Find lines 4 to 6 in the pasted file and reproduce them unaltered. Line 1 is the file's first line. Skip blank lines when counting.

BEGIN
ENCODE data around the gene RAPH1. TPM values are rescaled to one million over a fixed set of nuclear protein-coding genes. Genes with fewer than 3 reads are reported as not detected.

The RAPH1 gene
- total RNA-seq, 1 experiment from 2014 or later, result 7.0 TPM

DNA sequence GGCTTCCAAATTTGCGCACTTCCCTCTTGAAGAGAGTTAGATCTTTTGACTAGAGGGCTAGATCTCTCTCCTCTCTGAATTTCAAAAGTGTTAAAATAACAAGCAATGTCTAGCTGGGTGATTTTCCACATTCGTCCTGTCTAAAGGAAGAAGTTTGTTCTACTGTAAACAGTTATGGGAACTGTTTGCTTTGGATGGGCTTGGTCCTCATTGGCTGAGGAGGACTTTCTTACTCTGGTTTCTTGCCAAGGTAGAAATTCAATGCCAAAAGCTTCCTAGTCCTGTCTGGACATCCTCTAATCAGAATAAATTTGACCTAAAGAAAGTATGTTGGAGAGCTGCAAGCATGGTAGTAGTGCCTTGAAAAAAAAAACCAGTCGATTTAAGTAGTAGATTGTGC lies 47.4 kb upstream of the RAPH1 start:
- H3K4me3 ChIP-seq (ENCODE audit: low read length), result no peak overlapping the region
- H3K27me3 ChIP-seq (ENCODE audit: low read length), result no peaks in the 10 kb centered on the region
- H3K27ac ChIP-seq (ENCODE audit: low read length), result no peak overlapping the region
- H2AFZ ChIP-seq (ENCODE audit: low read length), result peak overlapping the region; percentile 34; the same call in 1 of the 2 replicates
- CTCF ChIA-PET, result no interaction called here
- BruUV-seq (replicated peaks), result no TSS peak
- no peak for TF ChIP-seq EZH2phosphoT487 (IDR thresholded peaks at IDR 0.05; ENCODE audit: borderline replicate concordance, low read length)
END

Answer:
DNA sequence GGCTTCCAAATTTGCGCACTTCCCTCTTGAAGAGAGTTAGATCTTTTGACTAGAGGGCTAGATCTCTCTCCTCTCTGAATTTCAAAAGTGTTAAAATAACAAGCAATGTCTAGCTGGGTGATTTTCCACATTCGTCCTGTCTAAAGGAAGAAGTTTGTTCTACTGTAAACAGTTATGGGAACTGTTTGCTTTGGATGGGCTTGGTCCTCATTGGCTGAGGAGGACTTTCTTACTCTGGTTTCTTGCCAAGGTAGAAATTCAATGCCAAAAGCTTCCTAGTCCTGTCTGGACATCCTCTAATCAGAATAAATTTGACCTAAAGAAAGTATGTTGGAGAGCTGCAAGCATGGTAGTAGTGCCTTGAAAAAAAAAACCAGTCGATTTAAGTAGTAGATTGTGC lies 47.4 kb upstream of the RAPH1 start:
- H3K4me3 ChIP-seq (ENCODE audit: low read length), result no peak overlapping the region
- H3K27me3 ChIP-seq (ENCODE audit: low read length), result no peaks in the 10 kb centered on the region